Why Ryan Reynolds Hates Public Speaking

There I was, innocently stealing my friend George’s Hulu password to watch Welcome to Wrexham. In episode 9 there’s this great part when Ryan Reynolds says “I hate public speaking.” He knows that’s surprising given his profession.

He’s hardly alone in that feeling. Harrison Ford has said public speaking is “a mixed bag of terror and anxiety.” Even when a character he’s playing has to deliver a speech, he hates it.

That seems so backwards.

But it also makes sense: those guys have a lot to lose.

Think about it: how amazing a speaker would Harrison Ford need to be in order for you to mention that about him?

Harrison Ford? Now that you mention it I guess he IS Han Solo. You’re right. I’d forgotten because he gave such a good commencement address.

Much risk. Not much reward.

But for non-celebrities? It’s the opposite.

Public speaking is one of the most efficient ways to spread your message. To up your perceived value. People see a compelling presenter on stage and assume you’re great at your job, that you’re worth more money, that you’re a thought leader.

So why don’t more people enjoy it?

Because it forces us out of our comfort zone and into the world of fear. I think Ryan Reynolds and Harrison Ford know this. And, secretly, I think they know something else: fear is what propels us to new heights.

The great speakers know how to channel fear. When used well, it gives you an adrenaline rush.

Of course, when used poorly, fear overwhelms you. Perhaps you’ve seen this Michael Bay clip before?

[Short version, if you couldn’t be bothered to press play: his teleprompter goes out, he loses his nerve, announces “I’ll just wing it” to the audience and completely melts down. Winds up walking off stage. Perhaps most interestingly, the *exact* moment he announces he’s going to wing it is when you see people pull out their phones to record]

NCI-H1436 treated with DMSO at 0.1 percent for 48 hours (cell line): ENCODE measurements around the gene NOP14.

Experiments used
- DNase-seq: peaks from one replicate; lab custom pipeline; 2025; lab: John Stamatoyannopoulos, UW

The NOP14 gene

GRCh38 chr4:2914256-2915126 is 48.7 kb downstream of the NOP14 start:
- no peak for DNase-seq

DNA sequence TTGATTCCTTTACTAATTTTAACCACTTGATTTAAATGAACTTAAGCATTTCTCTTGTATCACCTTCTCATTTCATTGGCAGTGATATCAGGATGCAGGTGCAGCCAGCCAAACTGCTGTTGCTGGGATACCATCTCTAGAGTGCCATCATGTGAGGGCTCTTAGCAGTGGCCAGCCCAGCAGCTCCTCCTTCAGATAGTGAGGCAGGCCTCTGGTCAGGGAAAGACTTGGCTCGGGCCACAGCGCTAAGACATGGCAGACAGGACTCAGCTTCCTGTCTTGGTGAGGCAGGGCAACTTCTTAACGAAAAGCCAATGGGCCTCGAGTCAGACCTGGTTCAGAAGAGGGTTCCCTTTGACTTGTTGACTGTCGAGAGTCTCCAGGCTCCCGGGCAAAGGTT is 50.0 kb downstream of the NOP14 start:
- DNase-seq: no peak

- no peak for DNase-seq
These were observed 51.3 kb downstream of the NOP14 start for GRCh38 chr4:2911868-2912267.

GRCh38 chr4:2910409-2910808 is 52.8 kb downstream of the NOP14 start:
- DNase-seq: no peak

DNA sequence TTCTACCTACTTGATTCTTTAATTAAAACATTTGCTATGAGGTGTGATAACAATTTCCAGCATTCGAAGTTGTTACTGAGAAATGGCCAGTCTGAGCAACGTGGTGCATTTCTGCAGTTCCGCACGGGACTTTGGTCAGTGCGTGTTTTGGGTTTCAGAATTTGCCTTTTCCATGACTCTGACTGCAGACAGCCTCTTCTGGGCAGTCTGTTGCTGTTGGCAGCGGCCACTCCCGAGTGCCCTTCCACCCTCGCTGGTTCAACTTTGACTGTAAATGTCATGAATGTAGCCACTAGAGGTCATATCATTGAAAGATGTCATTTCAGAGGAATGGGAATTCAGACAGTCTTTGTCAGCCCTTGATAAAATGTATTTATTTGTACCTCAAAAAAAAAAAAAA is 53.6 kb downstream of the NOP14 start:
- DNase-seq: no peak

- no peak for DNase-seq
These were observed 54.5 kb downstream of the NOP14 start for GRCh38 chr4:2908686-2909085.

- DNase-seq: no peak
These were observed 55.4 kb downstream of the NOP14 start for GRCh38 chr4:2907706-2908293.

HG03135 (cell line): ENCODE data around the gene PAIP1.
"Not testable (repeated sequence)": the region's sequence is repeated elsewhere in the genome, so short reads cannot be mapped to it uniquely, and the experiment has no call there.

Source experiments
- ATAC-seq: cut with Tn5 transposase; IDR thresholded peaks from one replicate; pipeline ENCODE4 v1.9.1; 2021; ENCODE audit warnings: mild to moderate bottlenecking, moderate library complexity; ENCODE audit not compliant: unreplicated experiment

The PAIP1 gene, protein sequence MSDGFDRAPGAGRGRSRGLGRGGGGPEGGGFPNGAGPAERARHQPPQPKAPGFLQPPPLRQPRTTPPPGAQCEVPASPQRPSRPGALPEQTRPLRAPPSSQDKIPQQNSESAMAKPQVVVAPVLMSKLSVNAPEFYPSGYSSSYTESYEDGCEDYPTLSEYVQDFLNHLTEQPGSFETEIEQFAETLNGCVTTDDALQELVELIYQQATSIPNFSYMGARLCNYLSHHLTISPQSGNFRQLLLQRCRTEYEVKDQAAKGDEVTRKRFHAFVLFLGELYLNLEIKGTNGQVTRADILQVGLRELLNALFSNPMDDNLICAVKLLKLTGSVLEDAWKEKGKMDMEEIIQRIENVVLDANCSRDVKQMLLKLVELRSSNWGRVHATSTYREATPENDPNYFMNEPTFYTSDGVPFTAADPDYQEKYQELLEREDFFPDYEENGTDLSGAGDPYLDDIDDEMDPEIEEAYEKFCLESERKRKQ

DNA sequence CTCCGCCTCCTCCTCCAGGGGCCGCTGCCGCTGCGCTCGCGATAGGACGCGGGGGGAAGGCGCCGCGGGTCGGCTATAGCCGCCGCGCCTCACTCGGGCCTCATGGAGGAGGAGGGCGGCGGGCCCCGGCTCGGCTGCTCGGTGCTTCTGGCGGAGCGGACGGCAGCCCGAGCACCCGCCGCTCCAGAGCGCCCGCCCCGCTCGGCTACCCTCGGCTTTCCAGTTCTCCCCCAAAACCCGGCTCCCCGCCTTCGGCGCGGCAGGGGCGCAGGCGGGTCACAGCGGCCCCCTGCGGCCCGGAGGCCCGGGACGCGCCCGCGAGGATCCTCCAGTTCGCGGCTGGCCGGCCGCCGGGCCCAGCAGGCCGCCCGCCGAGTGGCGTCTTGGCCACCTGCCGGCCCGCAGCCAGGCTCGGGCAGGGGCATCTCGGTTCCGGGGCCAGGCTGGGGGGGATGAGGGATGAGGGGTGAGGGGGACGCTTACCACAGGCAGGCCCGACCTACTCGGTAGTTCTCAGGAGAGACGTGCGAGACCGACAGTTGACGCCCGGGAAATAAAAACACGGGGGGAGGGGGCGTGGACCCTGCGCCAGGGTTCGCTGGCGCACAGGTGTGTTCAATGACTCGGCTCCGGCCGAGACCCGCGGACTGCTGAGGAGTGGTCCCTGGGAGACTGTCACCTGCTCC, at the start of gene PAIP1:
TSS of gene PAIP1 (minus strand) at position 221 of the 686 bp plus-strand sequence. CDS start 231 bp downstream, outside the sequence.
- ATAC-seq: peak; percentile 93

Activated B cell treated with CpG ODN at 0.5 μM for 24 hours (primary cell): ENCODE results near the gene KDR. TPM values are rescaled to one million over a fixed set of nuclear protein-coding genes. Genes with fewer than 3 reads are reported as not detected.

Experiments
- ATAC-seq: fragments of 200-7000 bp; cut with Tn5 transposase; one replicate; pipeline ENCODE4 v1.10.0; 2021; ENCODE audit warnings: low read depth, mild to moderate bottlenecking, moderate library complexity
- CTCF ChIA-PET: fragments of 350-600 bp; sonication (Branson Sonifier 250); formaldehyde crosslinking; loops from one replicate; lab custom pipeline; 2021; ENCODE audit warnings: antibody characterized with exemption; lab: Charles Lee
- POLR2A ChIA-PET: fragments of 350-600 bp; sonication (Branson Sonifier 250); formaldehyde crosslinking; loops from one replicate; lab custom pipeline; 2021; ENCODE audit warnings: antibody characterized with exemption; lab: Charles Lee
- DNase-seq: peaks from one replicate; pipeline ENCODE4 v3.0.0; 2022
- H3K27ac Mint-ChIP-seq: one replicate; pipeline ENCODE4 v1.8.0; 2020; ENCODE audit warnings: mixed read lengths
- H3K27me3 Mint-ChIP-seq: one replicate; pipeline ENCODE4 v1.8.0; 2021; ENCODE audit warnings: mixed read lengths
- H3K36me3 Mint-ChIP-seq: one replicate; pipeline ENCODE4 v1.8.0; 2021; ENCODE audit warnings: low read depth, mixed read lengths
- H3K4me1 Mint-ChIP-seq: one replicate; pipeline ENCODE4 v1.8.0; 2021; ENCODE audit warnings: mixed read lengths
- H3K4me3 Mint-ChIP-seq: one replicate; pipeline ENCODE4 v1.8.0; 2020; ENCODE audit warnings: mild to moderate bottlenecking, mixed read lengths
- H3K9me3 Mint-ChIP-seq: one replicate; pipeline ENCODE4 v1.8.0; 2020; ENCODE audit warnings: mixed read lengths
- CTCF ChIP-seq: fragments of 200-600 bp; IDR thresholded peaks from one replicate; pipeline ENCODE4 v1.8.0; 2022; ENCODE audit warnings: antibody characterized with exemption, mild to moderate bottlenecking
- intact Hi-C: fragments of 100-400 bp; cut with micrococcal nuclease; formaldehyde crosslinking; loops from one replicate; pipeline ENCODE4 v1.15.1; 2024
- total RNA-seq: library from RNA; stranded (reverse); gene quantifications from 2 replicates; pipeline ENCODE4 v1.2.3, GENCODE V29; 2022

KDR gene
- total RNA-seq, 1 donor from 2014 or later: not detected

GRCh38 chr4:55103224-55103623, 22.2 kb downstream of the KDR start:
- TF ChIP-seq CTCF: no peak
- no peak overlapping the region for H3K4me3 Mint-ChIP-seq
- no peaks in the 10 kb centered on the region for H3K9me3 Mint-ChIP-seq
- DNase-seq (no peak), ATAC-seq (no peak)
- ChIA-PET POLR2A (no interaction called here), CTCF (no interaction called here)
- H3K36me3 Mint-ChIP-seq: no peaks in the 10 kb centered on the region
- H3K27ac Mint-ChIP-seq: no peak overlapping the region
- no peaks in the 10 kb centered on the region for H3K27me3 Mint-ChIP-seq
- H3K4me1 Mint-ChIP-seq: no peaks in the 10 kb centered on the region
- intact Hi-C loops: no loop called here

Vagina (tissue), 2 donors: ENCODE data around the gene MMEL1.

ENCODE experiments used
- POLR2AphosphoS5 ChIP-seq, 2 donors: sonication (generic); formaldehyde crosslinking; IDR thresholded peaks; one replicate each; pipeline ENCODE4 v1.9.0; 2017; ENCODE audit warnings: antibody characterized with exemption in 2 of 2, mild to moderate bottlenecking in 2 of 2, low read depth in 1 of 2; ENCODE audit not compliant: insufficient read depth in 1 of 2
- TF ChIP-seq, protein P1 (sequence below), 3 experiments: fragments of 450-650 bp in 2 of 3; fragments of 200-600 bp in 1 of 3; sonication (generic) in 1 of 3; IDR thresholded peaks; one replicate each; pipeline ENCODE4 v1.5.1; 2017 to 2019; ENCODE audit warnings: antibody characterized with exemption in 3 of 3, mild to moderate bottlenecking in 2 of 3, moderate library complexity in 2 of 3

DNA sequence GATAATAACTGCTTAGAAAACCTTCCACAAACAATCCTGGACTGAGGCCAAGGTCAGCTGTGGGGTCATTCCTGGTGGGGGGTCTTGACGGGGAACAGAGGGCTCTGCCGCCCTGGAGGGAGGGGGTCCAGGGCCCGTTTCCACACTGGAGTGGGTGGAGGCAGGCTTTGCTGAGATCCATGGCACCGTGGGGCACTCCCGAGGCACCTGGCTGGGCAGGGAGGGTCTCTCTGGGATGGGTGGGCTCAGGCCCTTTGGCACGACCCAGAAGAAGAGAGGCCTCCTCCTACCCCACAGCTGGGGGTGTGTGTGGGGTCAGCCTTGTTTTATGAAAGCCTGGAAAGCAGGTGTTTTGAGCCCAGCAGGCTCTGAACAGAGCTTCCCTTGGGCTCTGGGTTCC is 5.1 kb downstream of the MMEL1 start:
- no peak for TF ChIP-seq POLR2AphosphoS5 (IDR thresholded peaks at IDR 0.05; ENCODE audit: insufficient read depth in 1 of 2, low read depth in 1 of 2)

In the interest of all of my readers avoiding a Michael Bay fate (on stage, or with what you consider a quality movie), a word of advice: have a plan.

It’s natural to have moments where your confidence dips. Where you forget what to say. Happens to me every single time I present. If, in those moments, your strategy is simply “hopefully I’ll be okay,” you’re dead.

Thankfully, your buddy Mike has some tips on how to maintain your composure:

• Decide ahead of time, “when I feel fear rising I will look at ___.” That could be a friendly person. That could be a corner of the room. It just needs to not be at a stern-faced person.

• Your instinct will be to have your shoulders clench up. For your legs to move close together. To get small. When you feel fear taking over, spread your body out. Get bigger.

• Casually take a drink of water. Emphasis on casual. A dead sprint across stage is a giveaway.

• Have a story in your back pocket for if something goes wrong. Nothing brings an audience to life better than the words “I have a story”

But here’s my best tip:
Take a medium-sized breath and pause for a moment. What you were going to say is in your memory somewhere. Give it a second. It will come back. If it doesn’t, simply move on.

One of the other speakers last week (Dani Coke) did this as well as anyone I have seen. She looked at a cloud icon on her slide, said “I have no idea why I put that on the slide.”

She looked at the slide again, made a funny face, then said “well it can’t be that important” and clicked to the next slide as everyone laughed with her. It was no big deal; if anything, it was endearing. That’s what you want to happen.

But the alternative is to do what everyone tries to do – trick the audience into thinking that was supposed to happen and you’re flawless. What will actually happen is you’ll ramble way off topic, your audience will look confused and…well, if you thought you felt the fear before, it’s a lot worse when the speech doesn’t make sense at all.

Take a breath. Know that your audience wants you to succeed. And if you forget what to say, move on.


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Metaphorically speaking, a lot of us do the same when we start a speech: we make it all about ourselves. We read our resume to the audience.

Y’all. We don’t need to do that. At best that comes off as braggy; more likely it comes off as insecure. 

Don't be that guy.

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These are stories, hacks, speech critiques and recommendations. I spend an inordinate amount of time writing these.


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